Tiny nanomachine successfully completes test drive
Together with colleagues from the USA, scientists from the University of Bonn and the research institute Caesar in Bonn have used nanostructures to construct a tiny machine that constitutes a rotatory motor and can move in a specific direction. The researchers used circular structures from DNA. The results will now be presented in the journal Nature Nanotechnology.
Nanomachines include structures of complex proteins and nucleic acids that are powered with chemical energy and can perform directed movements. The principle is known from nature: Bacteria, for example, propel themselves forward using a flagellum. The team of the University of Bonn, the research institute Caesar in Bonn and the University of Michigan (USA) used structures made of DNA nanorings. The two rings are linked like a chain. "One ring fulfills the function of a wheel, the other drives it like an engine with the help of chemical energy," explains Prof. Dr. Michael Famulok from the Life & Medical Sciences (LIMES) Institute of the University of Bonn.
The tiny vehicle measures only about 30 nanometers (millionths of a millimeter). The "fuel" is provided by the protein T7 RNA polymerase. Coupled to the ring that serves as an engine, this enzyme synthesizes an RNA strand based on the DNA sequence and uses the chemical energy released during this process for the rotational movement of the DNA ring. "As the rotation progresses, the RNA strand grows like a thread from the RNA polymerase," reports lead author Dr. Julián Valero from Famulok's team. The researchers are using this ever-expanding RNA thread, which basically protrudes from the engine as a waste product, to keep the tiny vehicle on its course by using markings on a DNA-nanotube track.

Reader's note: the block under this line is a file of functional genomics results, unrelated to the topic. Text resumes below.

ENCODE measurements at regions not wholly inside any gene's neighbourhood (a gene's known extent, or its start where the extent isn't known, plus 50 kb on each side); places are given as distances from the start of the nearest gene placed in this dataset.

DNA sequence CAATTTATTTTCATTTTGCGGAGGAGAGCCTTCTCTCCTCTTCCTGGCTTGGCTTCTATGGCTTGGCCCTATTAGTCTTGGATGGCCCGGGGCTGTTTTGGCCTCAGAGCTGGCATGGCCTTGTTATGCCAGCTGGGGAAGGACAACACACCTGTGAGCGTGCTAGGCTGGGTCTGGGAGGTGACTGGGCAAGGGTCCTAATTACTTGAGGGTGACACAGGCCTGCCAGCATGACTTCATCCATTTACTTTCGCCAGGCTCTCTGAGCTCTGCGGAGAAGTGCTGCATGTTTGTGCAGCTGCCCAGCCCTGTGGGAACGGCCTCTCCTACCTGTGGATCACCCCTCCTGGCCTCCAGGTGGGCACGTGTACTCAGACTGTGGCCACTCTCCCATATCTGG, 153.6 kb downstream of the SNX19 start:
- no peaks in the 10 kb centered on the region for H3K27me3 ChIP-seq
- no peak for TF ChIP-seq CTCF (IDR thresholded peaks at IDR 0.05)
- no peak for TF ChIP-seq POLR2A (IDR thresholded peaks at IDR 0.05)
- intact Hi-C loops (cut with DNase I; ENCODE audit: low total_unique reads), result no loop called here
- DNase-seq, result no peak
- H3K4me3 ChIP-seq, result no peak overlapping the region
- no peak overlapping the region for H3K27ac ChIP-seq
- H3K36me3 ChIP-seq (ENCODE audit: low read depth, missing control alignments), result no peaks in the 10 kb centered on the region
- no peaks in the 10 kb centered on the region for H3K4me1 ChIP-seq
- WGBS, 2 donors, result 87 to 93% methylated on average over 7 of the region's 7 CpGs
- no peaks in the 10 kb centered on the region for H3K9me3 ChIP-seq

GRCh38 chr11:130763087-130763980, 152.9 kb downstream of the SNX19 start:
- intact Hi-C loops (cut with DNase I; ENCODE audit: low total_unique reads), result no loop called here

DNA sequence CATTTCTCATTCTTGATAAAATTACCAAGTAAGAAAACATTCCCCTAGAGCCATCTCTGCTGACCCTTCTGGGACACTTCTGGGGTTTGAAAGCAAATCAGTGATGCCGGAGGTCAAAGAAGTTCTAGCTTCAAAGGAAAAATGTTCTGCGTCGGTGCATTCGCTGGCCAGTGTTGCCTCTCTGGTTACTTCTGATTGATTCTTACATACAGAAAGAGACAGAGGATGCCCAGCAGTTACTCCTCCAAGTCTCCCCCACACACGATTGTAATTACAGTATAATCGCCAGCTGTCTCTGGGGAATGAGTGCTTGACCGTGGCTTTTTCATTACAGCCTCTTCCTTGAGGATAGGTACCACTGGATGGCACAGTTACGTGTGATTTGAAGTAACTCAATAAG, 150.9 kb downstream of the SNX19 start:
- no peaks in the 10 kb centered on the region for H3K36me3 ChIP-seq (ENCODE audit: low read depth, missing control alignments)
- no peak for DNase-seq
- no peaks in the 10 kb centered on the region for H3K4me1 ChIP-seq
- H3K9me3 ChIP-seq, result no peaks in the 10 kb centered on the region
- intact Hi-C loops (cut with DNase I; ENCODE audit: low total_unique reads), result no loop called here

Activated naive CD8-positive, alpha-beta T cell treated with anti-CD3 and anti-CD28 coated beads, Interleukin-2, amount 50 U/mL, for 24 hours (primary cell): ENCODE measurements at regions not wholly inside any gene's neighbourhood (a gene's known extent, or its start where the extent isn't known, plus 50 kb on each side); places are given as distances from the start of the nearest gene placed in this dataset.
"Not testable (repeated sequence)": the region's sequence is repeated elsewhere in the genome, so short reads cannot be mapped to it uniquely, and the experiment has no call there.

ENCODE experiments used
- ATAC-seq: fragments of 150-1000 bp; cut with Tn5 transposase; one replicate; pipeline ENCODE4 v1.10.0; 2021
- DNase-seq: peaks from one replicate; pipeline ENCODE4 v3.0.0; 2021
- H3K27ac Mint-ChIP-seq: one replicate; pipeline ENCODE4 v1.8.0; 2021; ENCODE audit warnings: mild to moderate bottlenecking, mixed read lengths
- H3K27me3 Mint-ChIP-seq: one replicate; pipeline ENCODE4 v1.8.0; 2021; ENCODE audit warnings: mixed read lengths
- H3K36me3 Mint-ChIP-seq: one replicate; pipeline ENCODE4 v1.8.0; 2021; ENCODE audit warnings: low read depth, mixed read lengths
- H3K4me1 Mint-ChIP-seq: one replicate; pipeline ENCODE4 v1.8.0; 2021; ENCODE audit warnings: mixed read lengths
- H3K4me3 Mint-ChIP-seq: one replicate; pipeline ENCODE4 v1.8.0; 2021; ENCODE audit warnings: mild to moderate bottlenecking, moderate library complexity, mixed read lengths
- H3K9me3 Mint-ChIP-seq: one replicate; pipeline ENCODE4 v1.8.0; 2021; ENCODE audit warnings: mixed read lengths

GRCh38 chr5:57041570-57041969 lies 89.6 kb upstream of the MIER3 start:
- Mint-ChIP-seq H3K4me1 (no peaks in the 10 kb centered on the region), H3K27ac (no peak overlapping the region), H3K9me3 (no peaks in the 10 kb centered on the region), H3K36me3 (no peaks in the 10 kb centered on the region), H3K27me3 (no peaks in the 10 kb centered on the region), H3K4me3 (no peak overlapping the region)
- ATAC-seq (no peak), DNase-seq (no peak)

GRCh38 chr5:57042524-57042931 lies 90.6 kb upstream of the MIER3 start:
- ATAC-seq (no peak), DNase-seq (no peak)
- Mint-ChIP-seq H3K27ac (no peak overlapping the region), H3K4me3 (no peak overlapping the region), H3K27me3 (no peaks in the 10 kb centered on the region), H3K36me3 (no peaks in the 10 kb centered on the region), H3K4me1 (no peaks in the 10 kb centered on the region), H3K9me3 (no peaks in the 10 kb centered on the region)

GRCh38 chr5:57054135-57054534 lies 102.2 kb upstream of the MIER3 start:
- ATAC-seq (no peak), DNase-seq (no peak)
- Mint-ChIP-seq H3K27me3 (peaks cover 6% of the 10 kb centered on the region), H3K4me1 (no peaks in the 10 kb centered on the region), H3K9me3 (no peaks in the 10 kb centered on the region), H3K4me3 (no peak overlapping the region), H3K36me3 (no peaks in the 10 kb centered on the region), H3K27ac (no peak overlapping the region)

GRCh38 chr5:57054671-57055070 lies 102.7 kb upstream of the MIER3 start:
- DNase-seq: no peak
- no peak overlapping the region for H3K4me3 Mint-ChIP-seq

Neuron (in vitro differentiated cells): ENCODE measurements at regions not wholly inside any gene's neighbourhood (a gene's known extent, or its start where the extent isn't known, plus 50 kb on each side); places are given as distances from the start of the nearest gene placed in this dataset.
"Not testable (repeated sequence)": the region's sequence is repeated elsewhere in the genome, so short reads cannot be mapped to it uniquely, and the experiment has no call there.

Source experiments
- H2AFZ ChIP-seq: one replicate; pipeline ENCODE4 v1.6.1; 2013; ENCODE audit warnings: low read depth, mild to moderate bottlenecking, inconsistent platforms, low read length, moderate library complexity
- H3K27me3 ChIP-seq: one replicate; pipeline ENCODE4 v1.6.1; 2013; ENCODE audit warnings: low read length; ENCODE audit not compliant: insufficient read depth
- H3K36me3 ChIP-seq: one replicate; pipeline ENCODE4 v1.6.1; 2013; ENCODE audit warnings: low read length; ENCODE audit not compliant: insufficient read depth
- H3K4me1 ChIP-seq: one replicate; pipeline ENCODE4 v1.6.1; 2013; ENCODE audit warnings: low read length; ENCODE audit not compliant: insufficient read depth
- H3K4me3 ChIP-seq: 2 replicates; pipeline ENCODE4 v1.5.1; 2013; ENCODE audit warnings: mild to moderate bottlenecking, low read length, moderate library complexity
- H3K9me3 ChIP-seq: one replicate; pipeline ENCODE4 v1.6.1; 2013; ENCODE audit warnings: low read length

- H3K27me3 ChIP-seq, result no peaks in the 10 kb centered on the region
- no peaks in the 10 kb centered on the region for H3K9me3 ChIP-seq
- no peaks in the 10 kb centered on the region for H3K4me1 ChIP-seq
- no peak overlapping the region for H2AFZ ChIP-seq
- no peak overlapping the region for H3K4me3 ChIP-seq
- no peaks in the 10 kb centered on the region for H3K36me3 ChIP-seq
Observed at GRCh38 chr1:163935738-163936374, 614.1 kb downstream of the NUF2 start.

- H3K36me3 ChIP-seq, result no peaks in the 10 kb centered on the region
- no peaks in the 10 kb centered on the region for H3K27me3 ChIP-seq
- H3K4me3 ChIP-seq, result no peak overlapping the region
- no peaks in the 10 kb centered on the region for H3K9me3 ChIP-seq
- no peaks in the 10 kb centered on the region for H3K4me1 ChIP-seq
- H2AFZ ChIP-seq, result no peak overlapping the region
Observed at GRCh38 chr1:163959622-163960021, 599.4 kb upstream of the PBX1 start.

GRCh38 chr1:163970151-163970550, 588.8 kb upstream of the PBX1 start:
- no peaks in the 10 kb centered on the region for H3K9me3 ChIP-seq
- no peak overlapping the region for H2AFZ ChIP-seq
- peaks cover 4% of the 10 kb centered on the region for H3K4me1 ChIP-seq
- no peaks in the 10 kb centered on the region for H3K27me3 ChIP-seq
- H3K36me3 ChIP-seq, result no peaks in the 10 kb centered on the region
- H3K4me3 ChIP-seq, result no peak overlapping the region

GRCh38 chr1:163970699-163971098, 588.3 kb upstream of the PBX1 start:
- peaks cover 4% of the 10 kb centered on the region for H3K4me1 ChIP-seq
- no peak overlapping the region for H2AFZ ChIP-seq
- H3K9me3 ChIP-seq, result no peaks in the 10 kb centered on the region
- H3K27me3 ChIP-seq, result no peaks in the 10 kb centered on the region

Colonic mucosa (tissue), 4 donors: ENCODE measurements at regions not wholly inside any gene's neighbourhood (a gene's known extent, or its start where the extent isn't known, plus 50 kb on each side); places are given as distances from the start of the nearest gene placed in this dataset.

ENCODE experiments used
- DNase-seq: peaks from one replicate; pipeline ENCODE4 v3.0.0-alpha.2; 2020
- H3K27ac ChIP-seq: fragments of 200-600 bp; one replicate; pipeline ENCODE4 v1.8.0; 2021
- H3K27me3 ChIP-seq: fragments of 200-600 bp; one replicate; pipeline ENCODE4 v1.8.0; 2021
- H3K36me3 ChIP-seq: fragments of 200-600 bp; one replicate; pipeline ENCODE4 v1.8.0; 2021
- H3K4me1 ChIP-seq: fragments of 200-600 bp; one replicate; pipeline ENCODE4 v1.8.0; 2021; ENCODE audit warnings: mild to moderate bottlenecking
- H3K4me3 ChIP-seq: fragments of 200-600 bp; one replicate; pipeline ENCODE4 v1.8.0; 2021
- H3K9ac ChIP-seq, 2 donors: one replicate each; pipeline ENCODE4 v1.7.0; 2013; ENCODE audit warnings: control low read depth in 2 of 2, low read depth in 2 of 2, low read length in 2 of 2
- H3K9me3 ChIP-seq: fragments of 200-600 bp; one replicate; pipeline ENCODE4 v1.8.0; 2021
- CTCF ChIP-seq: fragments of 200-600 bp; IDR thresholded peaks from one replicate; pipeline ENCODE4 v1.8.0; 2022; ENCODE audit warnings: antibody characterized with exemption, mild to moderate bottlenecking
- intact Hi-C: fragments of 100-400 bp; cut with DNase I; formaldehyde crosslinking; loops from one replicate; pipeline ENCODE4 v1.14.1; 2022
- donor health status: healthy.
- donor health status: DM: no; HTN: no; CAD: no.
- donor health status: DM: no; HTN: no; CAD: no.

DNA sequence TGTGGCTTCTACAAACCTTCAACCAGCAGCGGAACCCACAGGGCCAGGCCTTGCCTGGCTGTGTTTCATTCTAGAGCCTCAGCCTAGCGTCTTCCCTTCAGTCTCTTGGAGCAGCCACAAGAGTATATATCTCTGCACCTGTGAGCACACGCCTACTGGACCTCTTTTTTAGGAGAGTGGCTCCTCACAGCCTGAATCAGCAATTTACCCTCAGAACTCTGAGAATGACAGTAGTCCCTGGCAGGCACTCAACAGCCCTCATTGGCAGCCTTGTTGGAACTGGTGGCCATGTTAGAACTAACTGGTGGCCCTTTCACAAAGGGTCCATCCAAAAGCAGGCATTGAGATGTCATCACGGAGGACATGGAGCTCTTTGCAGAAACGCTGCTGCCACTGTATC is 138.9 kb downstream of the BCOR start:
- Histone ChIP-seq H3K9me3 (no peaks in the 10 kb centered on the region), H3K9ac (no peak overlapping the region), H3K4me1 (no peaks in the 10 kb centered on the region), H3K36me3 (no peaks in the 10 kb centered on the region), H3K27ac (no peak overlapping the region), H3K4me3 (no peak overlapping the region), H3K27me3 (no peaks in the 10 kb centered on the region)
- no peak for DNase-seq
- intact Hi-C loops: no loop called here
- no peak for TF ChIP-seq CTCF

Attached to this thread, the unicycle machine covered about 240 nanometers on its test drive. "That was a first go," says Famulok. "The track can be extended as desired." In the next step the researchers are not only aiming at expanding the length of the route, but also plan more complex challenges on the test track. At built-in junctions, the nanomachine should decide which way to go. "We can use our methods to predetermine which turn the machine should take," says Valero with a view towards the future.
Of course, the scientists cannot watch the tiny vehicle at work with the naked eye. By using an atomic force microscope that scanned the surface structure of the nanomachine, the scientists were able to visualize the interlocked DNA rings. In addition, the team used fluorescent markers to show that the "wheel" of the machine was actually turning. Fluorescent "waymarkers" along the nanotube path lit up as soon as the nano-unicycle passed them. Based thereupon, the speed of the vehicle could also be calculated: One turn of the wheel took about ten minutes. That's not very fast, but nevertheless a big step for the researchers. "Moving the nanomachine in the desired direction is not trivial," says Famulok.
The construction of the machine is based on the principle of self-organization. As in living cells, the desired structures arise spontaneously when the corresponding components are made available. "It works like an imaginary puzzle," explains Famulok. Each puzzle piece is designed to interact with very specific partners. If you bring together these parts in a single vessel, each particle will find its partner and the desired structure is automatically assembled.
By now, scientists worldwide have developed numerous nanomachines and nanoengines. But the method developed by Famulok's team is a completely novel principle. "This is a big step. It is not easy to reliably design and realize such a thing on a nanometer scale," says the scientist. His team wants to develop even more complex nanoengine systems soon. "This is basic research. It is not possible to see exactly where it will lead."
Possible applications include molecular computers that perform logical operations based on molecular movements. Additionally, tiny machines could transport drugs through the bloodstream precisely to where they are required. "But these are still visions of the future," says Famulok.